What’s a “good match”? Millions of singles are dying to know, while millions of couples wish for a do-over. With all we’ve learned about the brain and human nature, why can’t we figure this out? Or have we?

Psychologist and marriage counselor Neil Clark Warren wrestled with this question for 40 years, and turned to scientific research to find the answer. His 29 Dimensions of Compatibility were found to be highly predictive of relationship success, so he began using them to match singles in 2000. One decade and nearly 30 million memberships later, Warren’s eHarmony matchmaking site claims to be responsible for five percent of all U.S. marriages, with 542 members marrying every day, and a divorce rate that’s significantly lower than the national average.

Warren studied at Pepperdine University, Princeton Seminary, and the University of Chicago, where he was drawn to the work of Carl Rogers. He’s the author of eight bestselling books, including Finding the Love of Your Life, which sold more than a million copies. Going strong at 74, he took a moment to discuss the past, present, and future of Internet matchmaking.


RH: You’ve spent years battling the divorce rate. How did this become your passion?

WARREN: Well, when you’re an old, veteran clinician like me, you’ve seen about all the pain you want to see from broken marriages. I saw married couples who were poorly matched from the very beginning. I saw people in premarital counseling who obviously didn’t belong together, but rarely broke up, however negative the results of their premarital testing. It seemed that about 75 percent of the reason that most people get a divorce is because of matching problems, which they had before they got married. It hit me so hard that very few people properly respect the tremendous challenge of matching yourself up with somebody you want to be with for a lifetime. I think more pain comes from broken relationships than any other part of life. We’ve got to get better at all this.

RH: You saw poor matching as the major cause of failed relationships?

WARREN: Yes, and this happened to perfectly good people. I thought my clients were well intended. Many of them were hard working and insightful. You know, there were a lot of people in the church when I grew up who thought you could make almost any relationship work, if you just had enough willpower, and if you worked hard enough at it. I came to believe that was foolish. There are mismatches in marriage that don’t give themselves up to hard work.

RH: So you changed your focus from rescue to prevention.

WARREN: I thought that was the only way we could do it. I don’t want to be rude in relation to marriage counselors who believe you can work so much out, but for myself, I came to the conclusion that people didn’t bend as far as a lot of marriage counselors thought they could. In my heart, I felt uncomfortable asking couples to spend the rest of their lives together on the basis of having made one faulty choice at the beginning. I knew I had to do something about that, and the only thing I could do was to help people get married to the right people.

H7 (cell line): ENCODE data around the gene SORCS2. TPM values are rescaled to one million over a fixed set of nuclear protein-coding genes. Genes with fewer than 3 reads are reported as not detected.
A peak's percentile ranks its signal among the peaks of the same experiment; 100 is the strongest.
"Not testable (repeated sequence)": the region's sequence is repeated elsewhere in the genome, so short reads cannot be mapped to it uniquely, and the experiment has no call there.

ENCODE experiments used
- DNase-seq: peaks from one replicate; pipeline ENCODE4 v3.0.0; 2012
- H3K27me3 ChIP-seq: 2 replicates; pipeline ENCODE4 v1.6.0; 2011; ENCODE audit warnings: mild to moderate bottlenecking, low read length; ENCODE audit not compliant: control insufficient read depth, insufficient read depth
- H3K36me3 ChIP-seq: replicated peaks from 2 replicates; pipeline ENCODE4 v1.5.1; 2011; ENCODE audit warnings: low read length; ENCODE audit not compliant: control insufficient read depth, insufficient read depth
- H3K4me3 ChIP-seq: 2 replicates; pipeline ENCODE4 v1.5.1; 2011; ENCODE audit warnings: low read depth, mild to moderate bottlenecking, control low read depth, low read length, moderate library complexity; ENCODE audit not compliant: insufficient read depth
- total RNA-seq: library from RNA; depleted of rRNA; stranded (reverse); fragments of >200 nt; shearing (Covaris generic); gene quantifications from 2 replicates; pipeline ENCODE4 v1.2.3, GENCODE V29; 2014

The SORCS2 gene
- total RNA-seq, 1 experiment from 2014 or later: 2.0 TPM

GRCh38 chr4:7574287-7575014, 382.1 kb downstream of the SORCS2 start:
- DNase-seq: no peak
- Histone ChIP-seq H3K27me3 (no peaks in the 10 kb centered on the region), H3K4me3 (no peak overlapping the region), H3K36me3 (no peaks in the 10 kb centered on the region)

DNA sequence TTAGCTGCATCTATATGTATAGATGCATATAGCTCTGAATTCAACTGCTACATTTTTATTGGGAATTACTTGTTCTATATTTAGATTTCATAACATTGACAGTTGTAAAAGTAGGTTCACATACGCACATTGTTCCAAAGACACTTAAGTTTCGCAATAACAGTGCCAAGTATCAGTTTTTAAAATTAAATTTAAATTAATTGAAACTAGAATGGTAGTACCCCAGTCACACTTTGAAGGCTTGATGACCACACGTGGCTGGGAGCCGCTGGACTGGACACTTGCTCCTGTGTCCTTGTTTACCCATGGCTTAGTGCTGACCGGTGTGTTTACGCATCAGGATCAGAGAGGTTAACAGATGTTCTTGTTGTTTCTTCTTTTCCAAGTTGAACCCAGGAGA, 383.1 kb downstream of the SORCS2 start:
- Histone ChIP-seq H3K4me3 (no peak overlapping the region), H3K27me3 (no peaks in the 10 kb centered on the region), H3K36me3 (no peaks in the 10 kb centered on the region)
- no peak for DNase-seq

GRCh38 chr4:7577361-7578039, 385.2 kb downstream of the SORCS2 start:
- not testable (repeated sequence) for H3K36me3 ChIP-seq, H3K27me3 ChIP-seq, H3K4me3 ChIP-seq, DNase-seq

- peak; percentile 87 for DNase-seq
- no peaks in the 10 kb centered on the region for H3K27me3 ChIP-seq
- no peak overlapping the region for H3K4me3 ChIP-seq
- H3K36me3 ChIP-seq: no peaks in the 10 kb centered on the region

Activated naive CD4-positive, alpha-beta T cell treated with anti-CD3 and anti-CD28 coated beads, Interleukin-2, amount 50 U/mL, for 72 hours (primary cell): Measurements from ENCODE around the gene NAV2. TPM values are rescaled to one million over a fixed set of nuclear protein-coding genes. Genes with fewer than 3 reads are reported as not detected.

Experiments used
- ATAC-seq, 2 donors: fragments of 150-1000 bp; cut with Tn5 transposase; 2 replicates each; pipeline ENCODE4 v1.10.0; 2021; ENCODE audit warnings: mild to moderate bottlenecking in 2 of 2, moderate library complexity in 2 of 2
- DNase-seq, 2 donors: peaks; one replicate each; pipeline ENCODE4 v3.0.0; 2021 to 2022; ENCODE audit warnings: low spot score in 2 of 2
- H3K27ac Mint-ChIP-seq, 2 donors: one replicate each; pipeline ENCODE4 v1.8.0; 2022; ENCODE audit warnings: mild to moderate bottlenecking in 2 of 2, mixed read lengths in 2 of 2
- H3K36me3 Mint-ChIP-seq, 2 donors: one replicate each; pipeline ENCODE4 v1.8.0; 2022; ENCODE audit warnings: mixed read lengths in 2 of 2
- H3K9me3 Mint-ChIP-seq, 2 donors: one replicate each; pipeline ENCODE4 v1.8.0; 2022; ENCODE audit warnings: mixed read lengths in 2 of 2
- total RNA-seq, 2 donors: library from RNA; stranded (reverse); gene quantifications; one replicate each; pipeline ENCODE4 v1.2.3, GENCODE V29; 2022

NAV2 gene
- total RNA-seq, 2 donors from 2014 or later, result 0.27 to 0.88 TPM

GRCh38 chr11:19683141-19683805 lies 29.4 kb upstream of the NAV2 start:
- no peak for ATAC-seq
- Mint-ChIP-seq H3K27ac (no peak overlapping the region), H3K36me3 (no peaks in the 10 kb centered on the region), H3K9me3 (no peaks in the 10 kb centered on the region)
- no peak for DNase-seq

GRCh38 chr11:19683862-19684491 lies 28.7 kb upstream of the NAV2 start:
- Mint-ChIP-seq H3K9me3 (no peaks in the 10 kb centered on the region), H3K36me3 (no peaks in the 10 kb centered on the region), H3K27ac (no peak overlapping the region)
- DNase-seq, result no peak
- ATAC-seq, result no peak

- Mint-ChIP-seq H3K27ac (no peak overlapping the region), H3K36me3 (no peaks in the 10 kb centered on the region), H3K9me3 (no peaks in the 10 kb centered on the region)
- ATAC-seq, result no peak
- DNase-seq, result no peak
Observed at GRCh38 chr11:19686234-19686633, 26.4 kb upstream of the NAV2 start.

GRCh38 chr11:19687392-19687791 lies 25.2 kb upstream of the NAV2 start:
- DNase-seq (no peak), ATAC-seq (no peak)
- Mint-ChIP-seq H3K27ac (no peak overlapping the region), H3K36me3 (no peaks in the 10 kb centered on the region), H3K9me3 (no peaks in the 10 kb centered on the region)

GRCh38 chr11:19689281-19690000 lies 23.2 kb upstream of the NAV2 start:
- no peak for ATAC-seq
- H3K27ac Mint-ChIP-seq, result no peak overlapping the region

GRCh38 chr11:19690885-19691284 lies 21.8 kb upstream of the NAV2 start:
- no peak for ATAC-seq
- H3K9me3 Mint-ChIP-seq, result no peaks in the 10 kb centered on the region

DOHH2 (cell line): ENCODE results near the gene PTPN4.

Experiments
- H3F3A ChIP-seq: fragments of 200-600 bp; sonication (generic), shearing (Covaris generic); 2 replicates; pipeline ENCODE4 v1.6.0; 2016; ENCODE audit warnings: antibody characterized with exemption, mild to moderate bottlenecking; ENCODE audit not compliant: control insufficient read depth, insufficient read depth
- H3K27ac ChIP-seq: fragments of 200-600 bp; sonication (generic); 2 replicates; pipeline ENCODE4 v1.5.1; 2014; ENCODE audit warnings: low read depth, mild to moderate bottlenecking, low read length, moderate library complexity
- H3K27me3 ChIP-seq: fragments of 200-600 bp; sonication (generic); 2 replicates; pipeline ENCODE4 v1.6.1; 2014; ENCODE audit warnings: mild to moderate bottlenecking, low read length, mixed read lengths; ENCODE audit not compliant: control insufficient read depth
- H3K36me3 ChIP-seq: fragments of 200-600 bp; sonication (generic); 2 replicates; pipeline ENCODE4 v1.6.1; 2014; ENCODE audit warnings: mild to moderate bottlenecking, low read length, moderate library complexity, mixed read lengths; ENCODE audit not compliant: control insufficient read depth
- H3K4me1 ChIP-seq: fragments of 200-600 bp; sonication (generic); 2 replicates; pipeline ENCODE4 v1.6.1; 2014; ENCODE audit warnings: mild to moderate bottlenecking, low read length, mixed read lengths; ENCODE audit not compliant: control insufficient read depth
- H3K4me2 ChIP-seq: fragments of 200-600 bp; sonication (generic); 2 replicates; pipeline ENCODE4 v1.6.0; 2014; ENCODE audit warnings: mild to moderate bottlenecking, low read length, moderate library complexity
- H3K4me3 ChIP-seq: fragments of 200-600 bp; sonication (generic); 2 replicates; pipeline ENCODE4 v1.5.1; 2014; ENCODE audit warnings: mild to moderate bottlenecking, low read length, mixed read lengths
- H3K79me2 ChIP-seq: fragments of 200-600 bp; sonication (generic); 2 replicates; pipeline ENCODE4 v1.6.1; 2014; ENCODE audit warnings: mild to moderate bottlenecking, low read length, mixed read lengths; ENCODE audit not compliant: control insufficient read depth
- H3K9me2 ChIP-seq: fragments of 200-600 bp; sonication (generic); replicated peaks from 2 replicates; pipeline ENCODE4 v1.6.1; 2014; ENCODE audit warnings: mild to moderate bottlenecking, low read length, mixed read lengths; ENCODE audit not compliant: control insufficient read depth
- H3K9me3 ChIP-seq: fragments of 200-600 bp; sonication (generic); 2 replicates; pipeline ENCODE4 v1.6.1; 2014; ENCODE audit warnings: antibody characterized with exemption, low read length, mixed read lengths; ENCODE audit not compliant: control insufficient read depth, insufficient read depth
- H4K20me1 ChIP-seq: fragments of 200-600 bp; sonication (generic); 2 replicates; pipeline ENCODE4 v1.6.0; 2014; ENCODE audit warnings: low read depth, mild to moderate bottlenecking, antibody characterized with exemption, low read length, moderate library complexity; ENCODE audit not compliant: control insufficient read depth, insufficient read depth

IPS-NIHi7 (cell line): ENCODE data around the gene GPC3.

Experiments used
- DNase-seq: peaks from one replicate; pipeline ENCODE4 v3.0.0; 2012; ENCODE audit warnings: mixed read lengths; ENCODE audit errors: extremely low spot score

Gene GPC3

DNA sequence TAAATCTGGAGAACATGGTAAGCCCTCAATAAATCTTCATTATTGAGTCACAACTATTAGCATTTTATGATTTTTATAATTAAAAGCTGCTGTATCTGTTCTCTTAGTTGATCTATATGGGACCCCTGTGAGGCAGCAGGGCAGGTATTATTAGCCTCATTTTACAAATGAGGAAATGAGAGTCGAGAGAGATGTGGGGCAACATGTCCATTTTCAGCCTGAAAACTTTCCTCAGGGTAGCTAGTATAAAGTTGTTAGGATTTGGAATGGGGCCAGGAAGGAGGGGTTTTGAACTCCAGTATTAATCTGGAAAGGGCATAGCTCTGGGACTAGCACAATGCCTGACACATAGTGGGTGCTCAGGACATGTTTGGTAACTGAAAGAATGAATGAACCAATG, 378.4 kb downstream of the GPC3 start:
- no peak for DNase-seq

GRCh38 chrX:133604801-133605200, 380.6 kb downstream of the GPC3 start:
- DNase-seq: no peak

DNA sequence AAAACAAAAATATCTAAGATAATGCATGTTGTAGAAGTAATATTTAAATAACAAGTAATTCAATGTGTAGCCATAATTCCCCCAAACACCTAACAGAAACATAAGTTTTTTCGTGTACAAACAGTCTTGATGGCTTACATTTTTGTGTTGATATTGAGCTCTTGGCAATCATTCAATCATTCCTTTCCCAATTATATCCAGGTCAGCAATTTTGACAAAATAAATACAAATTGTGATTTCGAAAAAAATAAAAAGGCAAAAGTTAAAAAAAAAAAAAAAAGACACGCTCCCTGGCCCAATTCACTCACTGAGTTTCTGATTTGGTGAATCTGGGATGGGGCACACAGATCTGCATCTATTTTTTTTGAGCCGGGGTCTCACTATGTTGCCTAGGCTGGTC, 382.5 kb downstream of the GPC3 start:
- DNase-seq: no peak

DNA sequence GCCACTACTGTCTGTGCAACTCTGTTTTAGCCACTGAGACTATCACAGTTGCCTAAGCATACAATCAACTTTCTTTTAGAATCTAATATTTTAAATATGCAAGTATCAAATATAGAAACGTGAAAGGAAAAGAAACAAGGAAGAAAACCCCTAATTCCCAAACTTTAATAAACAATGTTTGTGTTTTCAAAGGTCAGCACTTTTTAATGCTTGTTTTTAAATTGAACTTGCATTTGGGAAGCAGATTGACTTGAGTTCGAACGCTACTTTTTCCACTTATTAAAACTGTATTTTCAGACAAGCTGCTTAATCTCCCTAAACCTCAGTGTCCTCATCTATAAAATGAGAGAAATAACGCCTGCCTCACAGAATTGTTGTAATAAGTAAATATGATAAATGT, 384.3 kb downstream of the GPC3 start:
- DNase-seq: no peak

RH: Neil, you’re putting marriage counselors out of work!

WARREN: We won’t do that—there’s plenty of work for them. But, sometimes, we ask marriage counselors to do something that’s too hard to do: save a poorly matched marriage. This culture has done almost nothing to help people make the right choice about marriage compatibility. So we get this monumental divorce rate that triples between 1945 and 1985. We have to try to do a better job on the front end. eHarmony is in the process of doing that, but I don’t think we’ve done it yet.

RH: You don’t think so?

WARREN: Well, I think eHarmony’s divorce rate is wonderful. It’s about 33 to 50 percent less than the national divorce rate. But if you think about the people who take this big, long questionnaire we have, they may just be better-intended people; they may be harder workers.

RH: Just to clarify, compatibility isn’t always about being the same, right?

WARREN: Yeah, that’s exactly right. It’s complex how those fit together. But generally speaking, you want to find somebody who’s a lot like you. You just want to have a lot more things to agree on than things you disagree on, otherwise, you spend all your time negotiating. I like to say “Opposites attract—then they attack.”

I went with a girl when I was in college and we never went to a single movie we didn’t fight over. I mean, before we even went! I’ve got to tell you, there was a lot of sexual energy in that relationship, but we didn’t agree about much. Over time, I began to realize that you can’t afford that kind of sexual energy. It’s just going to be too chaotic in your life if you fight about everything.